Mark Driscoll's giving his approval of a new book by SPIN
writer Andrew Beaujon
called "Body Piercing Saved My Life: Inside The Phenomenon of Christian Rock
" via his blog
. Fascinating since I know from Mark's latest book
that he thinks kids who listen to Christian music have been "forced to ride the cultural short bus." Does this mean the book is kind or unkind to Christian music? I wondered. Luckily Mark linked to a fluxblog interview
with the author where my wondering found some answers...sort of.
I'll read this book, if for no other reasons than to benefit from - and be humbled by I'm sure - an outsider's view of what I do for a living. God knows I have my criticisms about "Christian rock", even my own. May be helpful to see things from the outside looking in.
Here's a taste of that interview from fluxblog.org:
Matthew Perpetua [fluxblog]: As an outsider to the world of Christian music, how did you come to write a book about it?
Andrew Beaujon: Well, it started with a conversation. My friend Jim Coe had just graduated from seminary in Richmond, and we were talking over dinner about his Christian-rock past. I talked to more friends about it, and I found out it was a really common experience for a lot of them - getting really into Jesus as a teenager, attending a festival or two, and then usually getting out of it during college. Jim mentioned that the Cornerstone Festival was a big one, so I pitched a story to the Washington Post about it, and they liked the idea. And that's really how it started. While I was prepping for the article, I couldn't find anything written about Christian rock that wasn't by Christians who loved Christian rock or Christians who loathed it. And being the enterprising sort....
MP: Was there much written about Christian music by non-Christians?
AB: Nothing I could find. The odd sneering article taking that "Planet America" tone, you know what I mean?
MP: Reading the book, I kept running into mentions of acts that I had no idea were Christian. I did not realize how many of the promos I've been sent over the past two years of so had been Christian bands. I've definitely written about a fair few bands without knowing that was part of their past. It's become amazingly mainstream in the last five years, was that part of the interest?
AB: Definitely. I had a similar experience when I was doing a piece on P.O.D. for Spin. I guess I knew they were Christians, but I'd never really given it much thought. But when you look at the numbers of Evangelicals in America, it's really striking how many people have this cultural background.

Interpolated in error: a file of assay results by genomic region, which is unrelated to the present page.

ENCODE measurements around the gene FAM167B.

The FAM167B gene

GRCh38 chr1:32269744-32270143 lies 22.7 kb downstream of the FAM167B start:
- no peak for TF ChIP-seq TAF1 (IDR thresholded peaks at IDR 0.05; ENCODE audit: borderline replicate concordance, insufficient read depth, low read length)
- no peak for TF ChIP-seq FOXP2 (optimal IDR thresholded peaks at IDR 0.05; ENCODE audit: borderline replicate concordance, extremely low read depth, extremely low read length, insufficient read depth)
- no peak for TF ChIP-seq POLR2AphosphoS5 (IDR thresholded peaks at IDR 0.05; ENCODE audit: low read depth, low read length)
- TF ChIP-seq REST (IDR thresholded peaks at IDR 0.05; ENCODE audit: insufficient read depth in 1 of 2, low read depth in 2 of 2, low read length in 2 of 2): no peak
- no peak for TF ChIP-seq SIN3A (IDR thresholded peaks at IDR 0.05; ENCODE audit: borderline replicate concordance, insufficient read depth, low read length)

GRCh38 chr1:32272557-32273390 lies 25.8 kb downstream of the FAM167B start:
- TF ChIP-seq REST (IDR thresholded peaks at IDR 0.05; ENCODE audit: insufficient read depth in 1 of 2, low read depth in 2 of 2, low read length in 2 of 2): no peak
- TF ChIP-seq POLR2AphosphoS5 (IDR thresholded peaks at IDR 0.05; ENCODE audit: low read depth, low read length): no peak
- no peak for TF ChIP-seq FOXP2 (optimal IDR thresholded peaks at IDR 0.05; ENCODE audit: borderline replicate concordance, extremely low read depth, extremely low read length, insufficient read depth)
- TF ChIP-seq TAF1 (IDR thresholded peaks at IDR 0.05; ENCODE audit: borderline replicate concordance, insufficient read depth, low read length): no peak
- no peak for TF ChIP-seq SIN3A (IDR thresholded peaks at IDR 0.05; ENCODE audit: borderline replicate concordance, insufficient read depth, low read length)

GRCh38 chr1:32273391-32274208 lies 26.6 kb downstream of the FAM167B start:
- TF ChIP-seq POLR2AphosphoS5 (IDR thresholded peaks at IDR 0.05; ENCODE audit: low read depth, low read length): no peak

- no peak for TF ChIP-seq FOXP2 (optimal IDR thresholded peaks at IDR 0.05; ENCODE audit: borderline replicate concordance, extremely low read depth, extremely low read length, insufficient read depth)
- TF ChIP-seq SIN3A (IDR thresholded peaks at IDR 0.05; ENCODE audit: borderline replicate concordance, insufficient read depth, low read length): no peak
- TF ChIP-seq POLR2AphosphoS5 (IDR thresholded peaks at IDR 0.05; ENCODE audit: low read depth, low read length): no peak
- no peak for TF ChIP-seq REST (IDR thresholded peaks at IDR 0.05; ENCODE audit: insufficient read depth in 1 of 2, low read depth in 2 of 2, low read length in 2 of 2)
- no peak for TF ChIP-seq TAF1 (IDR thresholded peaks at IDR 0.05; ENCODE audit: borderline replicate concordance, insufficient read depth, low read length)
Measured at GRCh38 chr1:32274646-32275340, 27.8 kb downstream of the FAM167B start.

MP: Was Pedro The Lion
at that first Cornerstone Festival you attended?
AB: Yeah. Bazan was drunk as a skunk.
MP: Were you familiar with Pedro before that show?
AB: Not really. I think the beard kept me away! You know, you're sorting through promos, you see facial hair...
MP: I don't have any idea what David Bazan looks like, actually. I just remember Pedro The Lion being on some decidedly secular mixtapes that I got from a friend back around 1999.
AB: He's interesting, because he does what a lot of Christian artists wish they could. He supports himself on the secular scene; he only does a couple Christian events a year, and I think he does them to mess with people. Not in a mean way -- I think he genuinely wants to shake the foundations of Christian kids' faith, to get them away from the literal take on the Bible.
MP: Do you think he would be able to work so freely outside of the Christian scene if he didn't have so many philosophical differences with the Evangelical movement? Or maybe not able so much as eager and willing.
AB: I dunno. I mean, it doesn't seem to hurt mainstream alternative acts, but on an indie level? I think those kids like their religion ironic.
MP: How much involvement have the Danielson Famile
or Sufjan Stevens
had in the Christian scene relative to Bazan?
AB: Danielson has played Cornerstone. Dunno about Stevens. I saw both at a conference about faith and music. I think Stevens is pretty uncomfortable with that whole scene, but he went to a Christian college, and I'll bet he knows a lot about it. Bazan is like an alien.
MP: How so?
AB: In that he has almost no grounding in pop culture, and you don't have to have grown up Evangelical to like his music. One time we were walking through a parking lot, and someone's car alarm was going off, and I mentioned to him that it sounded like the start of Elton John's "Philadelphia Freedom." He'd never heard the song.
MP: Is there any particular song by Bazan that you find especially interesting or moving?
AB: I really like "Foregone Conclusions.”
MP: If I recall, that's the song with swearing that the Cornerstone people had been freaking out about?
AB: Yeah, that's the one.
MP: What's going on in that song lyrically?
AB: Well, it starts out "I don't want to believe that all of the above is true.” It's about confronting absolute certainty. Christians are obsessed with absolute truth.
MP: How did you come to discover Larry Norman
AB: It was just part of the research. He's such a big part of Christian music history.
MP: As of right now, I've only heard "I Wish We'd All Been Ready," which is a pretty amazing song. Is that representative of his catalog?
AB: Kiiiinda. Some of the stuff is great. A lot of it is really average rock music, but there's always his crazy voice and the hectoring lyrics. It's sort of like hearing Pat Buchanan front an acid-rock band.
MP: He's become something of an outsider over time, is that right?
AB: Yeah, as I understand it he's pretty difficult to work with. He really dislikes the Christian music industry, and I get the impression the feeling is mutual. A couple people told me off the record that he's somewhat shunned.
Read the rest here